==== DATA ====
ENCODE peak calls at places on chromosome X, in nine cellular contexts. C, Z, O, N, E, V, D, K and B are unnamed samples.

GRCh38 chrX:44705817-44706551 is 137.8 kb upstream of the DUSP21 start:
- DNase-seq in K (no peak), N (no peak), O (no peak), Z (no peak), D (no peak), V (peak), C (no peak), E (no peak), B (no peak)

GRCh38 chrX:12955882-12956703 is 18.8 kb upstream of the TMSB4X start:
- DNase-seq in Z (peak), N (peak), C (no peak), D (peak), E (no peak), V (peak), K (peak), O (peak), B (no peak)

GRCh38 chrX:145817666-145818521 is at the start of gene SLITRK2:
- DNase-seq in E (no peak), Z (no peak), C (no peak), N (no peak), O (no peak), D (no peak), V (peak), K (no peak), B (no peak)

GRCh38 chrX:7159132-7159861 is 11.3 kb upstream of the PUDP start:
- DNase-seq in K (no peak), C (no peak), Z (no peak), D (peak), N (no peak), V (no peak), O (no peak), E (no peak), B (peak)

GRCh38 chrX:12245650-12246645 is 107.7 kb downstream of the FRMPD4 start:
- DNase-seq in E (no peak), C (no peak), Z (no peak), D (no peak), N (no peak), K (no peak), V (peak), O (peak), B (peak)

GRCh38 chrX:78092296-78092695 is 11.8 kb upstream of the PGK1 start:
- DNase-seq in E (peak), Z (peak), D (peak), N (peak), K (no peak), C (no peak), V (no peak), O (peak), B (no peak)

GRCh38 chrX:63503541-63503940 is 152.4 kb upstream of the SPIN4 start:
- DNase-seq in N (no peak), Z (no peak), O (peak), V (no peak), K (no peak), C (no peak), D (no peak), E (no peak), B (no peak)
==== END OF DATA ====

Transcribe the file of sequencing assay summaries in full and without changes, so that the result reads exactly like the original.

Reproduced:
ENCODE peak calls at places on chromosome X, in nine cellular contexts. C, Z, O, N, E, V, D, K and B are unnamed samples.

GRCh38 chrX:44705817-44706551 is 137.8 kb upstream of the DUSP21 start:
- DNase-seq in K (no peak), N (no peak), O (no peak), Z (no peak), D (no peak), V (peak), C (no peak), E (no peak), B (no peak)

GRCh38 chrX:12955882-12956703 is 18.8 kb upstream of the TMSB4X start:
- DNase-seq in Z (peak), N (peak), C (no peak), D (peak), E (no peak), V (peak), K (peak), O (peak), B (no peak)

GRCh38 chrX:145817666-145818521 is at the start of gene SLITRK2:
- DNase-seq in E (no peak), Z (no peak), C (no peak), N (no peak), O (no peak), D (no peak), V (peak), K (no peak), B (no peak)

GRCh38 chrX:7159132-7159861 is 11.3 kb upstream of the PUDP start:
- DNase-seq in K (no peak), C (no peak), Z (no peak), D (peak), N (no peak), V (no peak), O (no peak), E (no peak), B (peak)

GRCh38 chrX:12245650-12246645 is 107.7 kb downstream of the FRMPD4 start:
- DNase-seq in E (no peak), C (no peak), Z (no peak), D (no peak), N (no peak), K (no peak), V (peak), O (peak), B (peak)

GRCh38 chrX:78092296-78092695 is 11.8 kb upstream of the PGK1 start:
- DNase-seq in E (peak), Z (peak), D (peak), N (peak), K (no peak), C (no peak), V (no peak), O (peak), B (no peak)

GRCh38 chrX:63503541-63503940 is 152.4 kb upstream of the SPIN4 start:
- DNase-seq in N (no peak), Z (no peak), O (peak), V (no peak), K (no peak), C (no peak), D (no peak), E (no peak), B (no peak)